And yes, I get annoyed now when some new Perler asks on StackOverflow and didn’t use strict, but then I take a deep breath, remind myself I was there, right there, myself.

And yes, I get annoyed when people comment on my blog posts with self-righteous bull, but then I take a deep breath and realize that they might know lots more than me about a great many things.

Open source programming is an incredible social experiment. Many people are working together. We haven’t all met, we don’t even all speak the same language. Often we are not paid. But together we can make incredible products. Then usually we give them away, to help other people.

Think about how awesome that is. Then go explain why you do the things you do to a new Perler.

Should Perl have a `chomped` function?

Edit: orginially rchomp, but Aristotle’s suggestion of chomped is perfect!

brian d foy posed an interesting interview question: “What five things do you hate most about language X?” positing that an experienced user of X should know 5 things (s)he hates about it.

In my list is the return value of chomp. Yes I understand why it works as it does

print "chomped" if chomp $input;

but I find that use case happens far less often than the usual

chomp( my $input = <> );

It looks bad, and it is not intuitive, especially to the new user. Just today another one popped up on StackOverflow. This has got to be one of the most common questions on the site.

Wouldn’t it be great to have a chomp function that returns the chomped value or values? In the spirit of the new s///r flag I originally wanted to call it rchomp, Aristotle’s comment of chomped is my new favorite. You would use it like:

my $input = chomped <>;

Since we all love CPAN of course I could make a CPAN module for this, but no one would add a dependency on it just for one convenience function. I don’t expect large adoption of my Tie::Select for this reason, even thought I think it has reasons to be safer than the core’s SelectSaver in some rare circumstances.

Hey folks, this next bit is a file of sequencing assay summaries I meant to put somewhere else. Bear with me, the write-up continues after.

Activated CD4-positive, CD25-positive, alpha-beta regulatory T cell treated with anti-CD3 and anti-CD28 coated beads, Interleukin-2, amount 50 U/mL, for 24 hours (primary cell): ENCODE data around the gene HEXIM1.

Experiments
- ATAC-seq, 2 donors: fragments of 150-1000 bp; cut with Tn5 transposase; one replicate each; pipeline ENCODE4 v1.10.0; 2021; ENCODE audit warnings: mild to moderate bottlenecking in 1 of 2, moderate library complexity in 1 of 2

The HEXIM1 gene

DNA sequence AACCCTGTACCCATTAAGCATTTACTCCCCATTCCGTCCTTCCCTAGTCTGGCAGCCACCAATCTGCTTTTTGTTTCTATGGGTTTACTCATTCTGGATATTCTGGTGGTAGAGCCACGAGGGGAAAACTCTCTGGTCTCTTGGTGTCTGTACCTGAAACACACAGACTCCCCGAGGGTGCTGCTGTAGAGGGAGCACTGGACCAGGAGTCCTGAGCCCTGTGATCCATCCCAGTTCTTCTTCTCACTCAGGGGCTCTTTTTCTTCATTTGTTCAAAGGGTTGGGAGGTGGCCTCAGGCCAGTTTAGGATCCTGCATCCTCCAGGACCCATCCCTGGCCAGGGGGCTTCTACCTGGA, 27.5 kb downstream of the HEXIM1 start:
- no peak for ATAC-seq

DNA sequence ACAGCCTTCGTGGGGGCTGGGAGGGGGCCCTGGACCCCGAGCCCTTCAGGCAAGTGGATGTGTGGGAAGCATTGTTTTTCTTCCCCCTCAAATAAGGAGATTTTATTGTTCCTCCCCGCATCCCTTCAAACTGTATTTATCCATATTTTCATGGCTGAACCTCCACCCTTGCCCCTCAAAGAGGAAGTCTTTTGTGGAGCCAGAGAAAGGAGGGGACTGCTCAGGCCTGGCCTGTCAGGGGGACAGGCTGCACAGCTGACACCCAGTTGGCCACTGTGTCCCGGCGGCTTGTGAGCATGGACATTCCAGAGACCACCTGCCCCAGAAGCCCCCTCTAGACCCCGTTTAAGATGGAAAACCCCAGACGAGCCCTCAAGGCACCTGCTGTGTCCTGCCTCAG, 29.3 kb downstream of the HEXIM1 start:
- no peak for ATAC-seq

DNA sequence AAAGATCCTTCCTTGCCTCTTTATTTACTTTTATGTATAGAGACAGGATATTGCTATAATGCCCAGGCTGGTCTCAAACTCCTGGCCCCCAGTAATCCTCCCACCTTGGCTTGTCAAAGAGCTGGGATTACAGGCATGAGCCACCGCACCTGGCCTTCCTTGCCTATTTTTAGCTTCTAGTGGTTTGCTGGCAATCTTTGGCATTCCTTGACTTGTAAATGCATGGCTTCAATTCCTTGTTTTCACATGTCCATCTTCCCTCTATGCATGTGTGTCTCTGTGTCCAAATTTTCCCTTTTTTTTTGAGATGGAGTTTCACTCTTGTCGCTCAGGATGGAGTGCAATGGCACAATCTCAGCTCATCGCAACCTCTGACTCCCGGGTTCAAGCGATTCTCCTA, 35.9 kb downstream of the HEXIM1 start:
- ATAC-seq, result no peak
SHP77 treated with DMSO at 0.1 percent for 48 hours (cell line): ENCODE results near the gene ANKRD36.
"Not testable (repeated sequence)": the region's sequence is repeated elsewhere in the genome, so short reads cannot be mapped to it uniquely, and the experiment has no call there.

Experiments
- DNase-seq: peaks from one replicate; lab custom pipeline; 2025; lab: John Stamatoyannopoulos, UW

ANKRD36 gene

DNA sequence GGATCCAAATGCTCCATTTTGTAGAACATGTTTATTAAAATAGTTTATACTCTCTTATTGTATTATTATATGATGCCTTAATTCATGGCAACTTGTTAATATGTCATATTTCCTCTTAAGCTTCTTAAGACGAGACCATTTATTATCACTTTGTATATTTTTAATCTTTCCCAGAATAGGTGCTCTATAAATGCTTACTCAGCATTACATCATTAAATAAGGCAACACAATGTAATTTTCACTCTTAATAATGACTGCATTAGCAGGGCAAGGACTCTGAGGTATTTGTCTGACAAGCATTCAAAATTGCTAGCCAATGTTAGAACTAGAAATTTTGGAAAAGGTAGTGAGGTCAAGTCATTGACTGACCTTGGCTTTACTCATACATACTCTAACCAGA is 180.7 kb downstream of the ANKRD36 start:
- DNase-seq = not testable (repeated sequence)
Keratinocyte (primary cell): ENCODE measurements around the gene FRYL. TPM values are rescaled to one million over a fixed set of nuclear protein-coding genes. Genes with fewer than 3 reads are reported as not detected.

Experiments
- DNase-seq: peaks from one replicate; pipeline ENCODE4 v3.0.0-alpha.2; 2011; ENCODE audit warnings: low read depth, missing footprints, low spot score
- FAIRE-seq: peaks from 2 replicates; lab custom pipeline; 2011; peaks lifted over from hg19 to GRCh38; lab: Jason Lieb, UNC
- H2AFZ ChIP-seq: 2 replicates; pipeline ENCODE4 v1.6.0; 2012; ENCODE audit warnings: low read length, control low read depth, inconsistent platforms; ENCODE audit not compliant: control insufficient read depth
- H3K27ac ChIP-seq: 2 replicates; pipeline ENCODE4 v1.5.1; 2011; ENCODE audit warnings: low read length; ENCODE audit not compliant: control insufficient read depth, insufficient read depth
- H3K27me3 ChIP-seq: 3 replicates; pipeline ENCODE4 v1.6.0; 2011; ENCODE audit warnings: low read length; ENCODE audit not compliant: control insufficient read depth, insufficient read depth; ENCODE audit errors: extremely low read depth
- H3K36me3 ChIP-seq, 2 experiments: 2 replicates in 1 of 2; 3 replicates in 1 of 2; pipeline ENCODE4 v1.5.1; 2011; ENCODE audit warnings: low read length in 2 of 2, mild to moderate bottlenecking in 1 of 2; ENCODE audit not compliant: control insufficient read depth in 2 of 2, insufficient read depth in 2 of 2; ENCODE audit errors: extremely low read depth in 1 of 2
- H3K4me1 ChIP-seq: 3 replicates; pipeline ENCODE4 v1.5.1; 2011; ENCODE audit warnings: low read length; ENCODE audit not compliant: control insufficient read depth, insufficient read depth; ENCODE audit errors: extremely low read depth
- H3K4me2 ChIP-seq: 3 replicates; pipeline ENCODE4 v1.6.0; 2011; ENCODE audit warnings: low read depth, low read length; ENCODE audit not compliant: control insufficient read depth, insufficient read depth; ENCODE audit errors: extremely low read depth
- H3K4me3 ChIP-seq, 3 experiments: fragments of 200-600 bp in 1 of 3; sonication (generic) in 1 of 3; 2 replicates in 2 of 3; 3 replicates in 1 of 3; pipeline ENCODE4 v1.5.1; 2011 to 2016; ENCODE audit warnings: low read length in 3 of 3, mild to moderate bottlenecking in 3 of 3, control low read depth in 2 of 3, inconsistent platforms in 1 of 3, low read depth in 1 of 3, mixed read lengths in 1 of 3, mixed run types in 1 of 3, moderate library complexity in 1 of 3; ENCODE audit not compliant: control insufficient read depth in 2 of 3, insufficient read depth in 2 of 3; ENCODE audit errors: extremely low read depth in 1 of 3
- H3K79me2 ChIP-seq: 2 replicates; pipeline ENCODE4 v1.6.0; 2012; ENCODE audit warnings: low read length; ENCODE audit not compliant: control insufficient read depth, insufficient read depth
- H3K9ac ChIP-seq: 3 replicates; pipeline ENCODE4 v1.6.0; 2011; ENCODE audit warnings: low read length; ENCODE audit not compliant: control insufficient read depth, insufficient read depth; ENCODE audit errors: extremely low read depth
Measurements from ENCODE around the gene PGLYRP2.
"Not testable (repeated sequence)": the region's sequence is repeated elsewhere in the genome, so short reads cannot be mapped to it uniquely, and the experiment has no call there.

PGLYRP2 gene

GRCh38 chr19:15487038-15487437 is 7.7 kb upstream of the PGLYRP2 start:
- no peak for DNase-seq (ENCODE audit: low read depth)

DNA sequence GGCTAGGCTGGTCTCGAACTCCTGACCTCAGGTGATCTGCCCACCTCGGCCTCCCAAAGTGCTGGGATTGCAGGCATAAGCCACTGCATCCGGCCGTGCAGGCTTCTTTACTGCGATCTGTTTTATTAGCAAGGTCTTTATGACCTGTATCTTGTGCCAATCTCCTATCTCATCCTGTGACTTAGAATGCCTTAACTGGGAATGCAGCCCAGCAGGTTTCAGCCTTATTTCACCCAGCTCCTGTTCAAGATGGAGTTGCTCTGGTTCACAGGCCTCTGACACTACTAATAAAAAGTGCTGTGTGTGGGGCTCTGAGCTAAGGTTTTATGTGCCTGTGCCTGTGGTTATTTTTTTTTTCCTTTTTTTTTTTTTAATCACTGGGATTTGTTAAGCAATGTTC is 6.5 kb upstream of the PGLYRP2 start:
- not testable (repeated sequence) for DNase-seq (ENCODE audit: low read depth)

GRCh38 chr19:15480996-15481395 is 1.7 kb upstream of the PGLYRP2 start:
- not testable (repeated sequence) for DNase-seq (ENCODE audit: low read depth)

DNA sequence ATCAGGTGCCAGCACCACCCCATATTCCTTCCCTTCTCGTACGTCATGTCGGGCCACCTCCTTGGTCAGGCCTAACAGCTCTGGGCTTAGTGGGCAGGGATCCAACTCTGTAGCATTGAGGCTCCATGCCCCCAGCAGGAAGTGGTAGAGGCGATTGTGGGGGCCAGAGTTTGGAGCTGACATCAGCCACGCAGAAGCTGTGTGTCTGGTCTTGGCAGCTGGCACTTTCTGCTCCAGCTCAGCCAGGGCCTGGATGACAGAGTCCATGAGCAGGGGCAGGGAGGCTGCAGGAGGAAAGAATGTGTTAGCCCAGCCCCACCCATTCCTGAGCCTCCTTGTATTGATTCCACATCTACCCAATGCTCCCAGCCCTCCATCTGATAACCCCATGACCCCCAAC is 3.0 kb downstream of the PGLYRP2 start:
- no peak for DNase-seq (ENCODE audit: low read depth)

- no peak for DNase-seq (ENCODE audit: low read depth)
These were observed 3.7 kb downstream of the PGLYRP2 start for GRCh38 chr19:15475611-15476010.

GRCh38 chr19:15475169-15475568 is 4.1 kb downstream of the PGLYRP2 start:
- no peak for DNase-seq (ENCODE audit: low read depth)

So anyway, is chomped something that the community would want? Could it possibly be in CORE:: so that people might actually use it? I even see that a similar concept made an rfc for Perl6. Just daydreaming I guess, but oooh I do hate it.

The Case for Simplicity

Part of my design goal for Tie::Array::CSV was to be an elegant blend of tied objects making hard things easy both at the user and author (me) levels.

A few months back I announced that Tie::Array::CSV is now more efficient on row ops. Since then I have had a nagging thought; this change cost me elegance and simplicity.

To implement the deferred row operations, I made my row objects wait until their destructor to update the file. Sounds nice until you realize that you now have race conditions all over the place. So you hunt them down and store/update more internal data, always keeping track of what has been changed. A simple change became a big undertaking. As the project finished I couldn’t help but yearn for the simplicity of the original design goal.

Yesterday, in this staring match with myself, I finally blinked. I retrieved the old code, merged in a few of the newer niceties that I wanted to keep and moved the more convoluted deferred-row-op logic into a subclass.

Here I announce the release of Tie::Array::CSV version 0.05; featuring simplicity in the base class and deferred row operations in a subclass.

Its not the most efficient (read: fast) way to read CSV files and it doesn’t handle embedded newlines, but if you just want to act on a CSV file like a 2D Perl array (i.e. array of array references), give it a try.

Fork Tie::Array::CSV on GitHub

PS. Mithaldu, you can now pass a Text::CSV object (or subclass) to the constructor if you would like :)

Perl Data Language (PDL) 2.4.10 Release

Since the Perl Data Language (PDL) does not have a large presence in the Perl Blogosphere, I have the honor of reposting Pumpking Chris Marshall’s announcement of PDL 2.4.10.

For those of you who don’t know, PDL gives standard Perl the ability to compactly store and speedily manipulate the large N-dimensional data arrays which are the bread and butter of scientific computing. For more information on PDL please visit its website at http://pdl.perl.org.

Chris’ release message is reposted below, the full text can be seen on the mailing list archive.

PDL-2.4.10 released

The PDL Development Team is pleased to announce the PDL-2.4.10 release of the Perl Data Language and the first PDF release of the PDL Book.

PDL-2.4.10 is the latest point release with more functionality, portability, and robustness than ever before, including:

  • POSIX threads support for all platforms
  • Auto parallelization of PDL threadloops
  • Support for PDLs larger than 2GiB
  • PDL Book draft release (PDF format)
  • Much, much, more…

As always, the source distribution will be available at a CPAN mirror near you within a couple of days. Our sf.net site has the source distribution and the PDL Book:


Windows binary PPM are available in the usual site, see “Get PDL” in the sidebar at http://pdl.perl.org (the PDL website for links, documentation and info for all things PDL).

The SciPDL-2.4.10 release for MacOS X systems will be announced when it is available.

Enjoy and Happy PDL-ing!

Chris Marshall for the PDL Development Team